Let’s share, Philippines tells Vietnam, China

By Dang Khoa   June 20, 2018 | 09:28 am GMT+7
Let’s share, Philippines tells Vietnam, China
A fisherman repairs his boat in the disputed Scarborough Shoal in the South China Sea in a file photo by Reuters.

U.N. tribunal rules Scarborough Shoal a traditional fishing ground for three countries.

The Philippines wants Vietnam and China to sign a fishing agreement at Scarborough Shoal after a U.N. tribunal ruled the region was a traditional fishing ground for Filipino, Chinese and Vietnamese fishermen.

In July 2016, a U.N. tribunal had not been able to reach a conclusion on the territorial issue, which decides the ownership of the shoal. However, it was able to decide on the maritime issue of fishing.

The Philippines’s Acting Chief Justice, Antonio Carpio, told The Philippine Star that China had refused to acknowledge that decision.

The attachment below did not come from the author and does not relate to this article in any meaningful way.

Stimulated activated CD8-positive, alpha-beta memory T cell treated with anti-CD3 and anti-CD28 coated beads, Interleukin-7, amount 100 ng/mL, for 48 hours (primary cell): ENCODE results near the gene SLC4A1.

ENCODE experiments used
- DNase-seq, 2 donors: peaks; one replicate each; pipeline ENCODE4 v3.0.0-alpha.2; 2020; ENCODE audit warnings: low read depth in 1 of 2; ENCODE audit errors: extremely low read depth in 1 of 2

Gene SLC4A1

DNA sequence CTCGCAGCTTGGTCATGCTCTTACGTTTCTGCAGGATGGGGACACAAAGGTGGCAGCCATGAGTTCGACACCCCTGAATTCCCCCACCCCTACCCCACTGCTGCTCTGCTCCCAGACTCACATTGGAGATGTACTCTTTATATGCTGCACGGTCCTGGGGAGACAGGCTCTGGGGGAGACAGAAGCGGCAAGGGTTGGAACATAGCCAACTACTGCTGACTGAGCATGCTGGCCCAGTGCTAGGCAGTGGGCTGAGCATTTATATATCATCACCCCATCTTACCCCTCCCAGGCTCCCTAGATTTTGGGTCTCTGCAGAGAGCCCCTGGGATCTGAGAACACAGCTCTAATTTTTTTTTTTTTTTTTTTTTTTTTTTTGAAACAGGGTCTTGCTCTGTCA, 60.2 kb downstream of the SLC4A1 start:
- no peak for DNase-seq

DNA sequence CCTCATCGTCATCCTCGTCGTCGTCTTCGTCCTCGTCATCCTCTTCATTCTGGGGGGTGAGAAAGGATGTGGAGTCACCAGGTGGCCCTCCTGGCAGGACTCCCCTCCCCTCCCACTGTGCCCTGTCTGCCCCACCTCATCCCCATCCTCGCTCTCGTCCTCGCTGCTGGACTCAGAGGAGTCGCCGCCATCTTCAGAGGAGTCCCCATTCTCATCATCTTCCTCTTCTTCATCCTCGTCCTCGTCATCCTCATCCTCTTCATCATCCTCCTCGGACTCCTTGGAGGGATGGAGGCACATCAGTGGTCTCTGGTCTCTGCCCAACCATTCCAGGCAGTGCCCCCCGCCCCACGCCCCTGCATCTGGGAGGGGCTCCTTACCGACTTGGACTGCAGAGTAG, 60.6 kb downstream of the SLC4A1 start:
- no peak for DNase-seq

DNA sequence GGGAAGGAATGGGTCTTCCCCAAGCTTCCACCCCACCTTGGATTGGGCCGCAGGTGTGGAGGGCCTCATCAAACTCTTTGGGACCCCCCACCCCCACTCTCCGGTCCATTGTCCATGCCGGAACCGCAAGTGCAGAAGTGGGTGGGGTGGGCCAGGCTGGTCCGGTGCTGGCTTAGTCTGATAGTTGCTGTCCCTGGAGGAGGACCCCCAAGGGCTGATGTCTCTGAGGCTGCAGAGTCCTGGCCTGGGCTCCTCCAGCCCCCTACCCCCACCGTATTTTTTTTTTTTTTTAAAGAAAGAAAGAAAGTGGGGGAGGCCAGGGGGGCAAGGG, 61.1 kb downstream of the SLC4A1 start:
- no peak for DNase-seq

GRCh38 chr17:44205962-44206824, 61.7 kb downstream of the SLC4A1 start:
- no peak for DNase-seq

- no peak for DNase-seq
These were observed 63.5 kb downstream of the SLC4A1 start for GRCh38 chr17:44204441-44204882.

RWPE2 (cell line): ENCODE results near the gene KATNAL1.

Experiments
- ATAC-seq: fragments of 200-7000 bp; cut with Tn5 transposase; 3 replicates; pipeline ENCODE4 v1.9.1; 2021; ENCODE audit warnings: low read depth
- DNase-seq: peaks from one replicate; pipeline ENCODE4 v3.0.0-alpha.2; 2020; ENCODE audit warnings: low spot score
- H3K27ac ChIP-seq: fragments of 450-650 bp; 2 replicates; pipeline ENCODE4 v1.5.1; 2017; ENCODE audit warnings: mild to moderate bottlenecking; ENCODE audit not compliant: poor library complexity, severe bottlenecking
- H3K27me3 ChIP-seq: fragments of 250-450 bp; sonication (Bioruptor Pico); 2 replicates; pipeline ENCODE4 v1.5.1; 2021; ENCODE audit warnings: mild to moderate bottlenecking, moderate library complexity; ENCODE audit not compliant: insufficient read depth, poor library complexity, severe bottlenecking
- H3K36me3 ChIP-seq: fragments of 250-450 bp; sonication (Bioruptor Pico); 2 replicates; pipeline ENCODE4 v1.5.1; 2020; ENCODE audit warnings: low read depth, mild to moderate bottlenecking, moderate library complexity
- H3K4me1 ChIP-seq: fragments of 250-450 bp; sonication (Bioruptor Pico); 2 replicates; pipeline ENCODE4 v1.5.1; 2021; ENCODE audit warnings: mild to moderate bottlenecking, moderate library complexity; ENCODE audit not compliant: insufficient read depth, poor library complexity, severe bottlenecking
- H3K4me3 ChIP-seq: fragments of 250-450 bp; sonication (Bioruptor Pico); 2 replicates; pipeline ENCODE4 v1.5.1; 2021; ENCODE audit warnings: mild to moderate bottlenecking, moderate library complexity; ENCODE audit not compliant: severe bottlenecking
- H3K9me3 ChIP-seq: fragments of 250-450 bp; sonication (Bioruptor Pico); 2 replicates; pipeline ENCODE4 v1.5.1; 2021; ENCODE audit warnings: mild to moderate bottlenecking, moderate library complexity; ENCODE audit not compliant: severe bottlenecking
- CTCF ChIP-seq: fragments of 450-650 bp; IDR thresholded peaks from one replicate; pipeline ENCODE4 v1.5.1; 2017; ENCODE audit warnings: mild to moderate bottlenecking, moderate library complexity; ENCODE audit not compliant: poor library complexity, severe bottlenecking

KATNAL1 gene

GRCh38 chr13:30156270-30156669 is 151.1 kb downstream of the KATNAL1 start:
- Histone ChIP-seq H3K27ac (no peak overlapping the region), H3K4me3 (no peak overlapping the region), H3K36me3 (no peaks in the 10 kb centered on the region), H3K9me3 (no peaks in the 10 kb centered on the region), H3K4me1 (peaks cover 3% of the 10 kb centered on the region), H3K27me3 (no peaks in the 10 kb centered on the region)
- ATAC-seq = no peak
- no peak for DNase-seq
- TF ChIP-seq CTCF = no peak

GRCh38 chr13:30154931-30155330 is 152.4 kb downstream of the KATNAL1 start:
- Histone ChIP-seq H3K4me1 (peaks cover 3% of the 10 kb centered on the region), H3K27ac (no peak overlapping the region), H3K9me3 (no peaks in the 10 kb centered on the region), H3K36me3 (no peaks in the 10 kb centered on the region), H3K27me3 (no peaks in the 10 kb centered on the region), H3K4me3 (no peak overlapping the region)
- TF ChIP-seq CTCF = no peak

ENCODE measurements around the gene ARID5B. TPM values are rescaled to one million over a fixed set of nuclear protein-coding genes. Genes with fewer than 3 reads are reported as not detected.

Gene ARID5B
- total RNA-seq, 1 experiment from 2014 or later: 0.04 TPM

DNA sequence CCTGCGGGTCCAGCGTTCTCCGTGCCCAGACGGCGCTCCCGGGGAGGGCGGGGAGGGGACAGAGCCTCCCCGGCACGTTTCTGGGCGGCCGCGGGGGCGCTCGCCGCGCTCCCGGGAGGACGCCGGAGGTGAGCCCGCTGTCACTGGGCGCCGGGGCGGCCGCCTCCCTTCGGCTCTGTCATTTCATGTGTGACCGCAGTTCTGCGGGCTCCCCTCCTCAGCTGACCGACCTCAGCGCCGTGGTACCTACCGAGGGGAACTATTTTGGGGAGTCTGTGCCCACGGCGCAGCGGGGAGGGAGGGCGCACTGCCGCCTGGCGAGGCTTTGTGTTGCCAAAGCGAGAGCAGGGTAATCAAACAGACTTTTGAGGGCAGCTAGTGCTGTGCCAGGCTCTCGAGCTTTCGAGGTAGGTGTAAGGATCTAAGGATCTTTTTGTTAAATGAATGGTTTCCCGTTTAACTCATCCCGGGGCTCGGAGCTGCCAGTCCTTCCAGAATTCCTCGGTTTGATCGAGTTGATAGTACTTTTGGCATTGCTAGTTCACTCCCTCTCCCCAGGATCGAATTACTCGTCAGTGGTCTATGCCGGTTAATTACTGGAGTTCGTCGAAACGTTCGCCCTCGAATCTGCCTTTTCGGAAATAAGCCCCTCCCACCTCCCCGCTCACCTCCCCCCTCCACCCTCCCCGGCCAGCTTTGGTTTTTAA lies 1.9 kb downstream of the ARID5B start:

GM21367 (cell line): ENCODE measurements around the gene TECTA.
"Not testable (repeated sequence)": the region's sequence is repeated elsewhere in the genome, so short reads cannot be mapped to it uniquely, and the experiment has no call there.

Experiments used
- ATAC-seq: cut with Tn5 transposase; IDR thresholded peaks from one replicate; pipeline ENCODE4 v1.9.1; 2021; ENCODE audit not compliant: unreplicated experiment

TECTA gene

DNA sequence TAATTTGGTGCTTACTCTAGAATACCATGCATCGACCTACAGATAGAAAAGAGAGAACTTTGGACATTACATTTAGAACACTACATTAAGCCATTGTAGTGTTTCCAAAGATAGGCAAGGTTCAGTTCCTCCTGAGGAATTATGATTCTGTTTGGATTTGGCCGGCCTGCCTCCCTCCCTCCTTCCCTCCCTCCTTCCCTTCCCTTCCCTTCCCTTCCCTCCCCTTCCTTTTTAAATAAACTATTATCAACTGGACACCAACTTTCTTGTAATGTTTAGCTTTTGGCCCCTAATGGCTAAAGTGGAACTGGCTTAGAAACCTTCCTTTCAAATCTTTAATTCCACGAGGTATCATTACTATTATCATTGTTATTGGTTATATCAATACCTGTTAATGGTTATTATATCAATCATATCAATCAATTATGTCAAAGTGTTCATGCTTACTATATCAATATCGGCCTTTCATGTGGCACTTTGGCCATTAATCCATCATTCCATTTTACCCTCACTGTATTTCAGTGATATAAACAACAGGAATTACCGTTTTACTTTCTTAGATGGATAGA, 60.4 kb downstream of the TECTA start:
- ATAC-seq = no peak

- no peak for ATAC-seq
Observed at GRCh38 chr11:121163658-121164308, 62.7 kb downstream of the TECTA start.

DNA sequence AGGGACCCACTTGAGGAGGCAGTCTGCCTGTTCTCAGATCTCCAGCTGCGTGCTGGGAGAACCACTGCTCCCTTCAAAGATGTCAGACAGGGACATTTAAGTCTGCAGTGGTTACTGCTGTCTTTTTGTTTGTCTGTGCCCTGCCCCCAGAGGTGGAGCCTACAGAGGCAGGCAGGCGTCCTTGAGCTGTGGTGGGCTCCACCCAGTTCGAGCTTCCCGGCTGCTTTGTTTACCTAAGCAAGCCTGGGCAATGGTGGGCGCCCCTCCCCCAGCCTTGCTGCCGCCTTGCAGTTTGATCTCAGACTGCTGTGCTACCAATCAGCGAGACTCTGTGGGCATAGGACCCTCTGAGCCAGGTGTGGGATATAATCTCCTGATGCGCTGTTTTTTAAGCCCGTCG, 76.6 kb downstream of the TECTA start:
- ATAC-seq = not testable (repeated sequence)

In an interview with CNN Philippines, Carpio said: "We should maintain our position, because otherwise China will later on say, 'You have been fishing there and you have accepted that you're fishing there because we have allowed you out of the goodness of our heart.'"

The judge also added that if the fishing agreement is signed, it will be regulated to protect the area’s marine life.

Philippines could also sign a boundary agreement with Vietnam on the Spratly Islands. Prime Minister Nguyen Xuan Phuc had suggested the idea to Philippines President Rodrigo Duterte.

Duterte could possibly sign that “median line” boundary agreement between the two countries, Carpio said.

China claims most of the South China Sea, through which about $3-trillion worth of goods passes every year. It has made substantial progress in fortifying its manmade islands in the past few years, which it says it has the right to defend. Vietnam calls the waterway the East Sea and has repeatedly stressed its sovereignty rights over the Paracel and Spraty Islands.

At the end of May 2018, the Philippines expressed "serious concern" over the presence of China's strategic bombers in the disputed waters, but its response to the installation of missile systems was muted.

 
 
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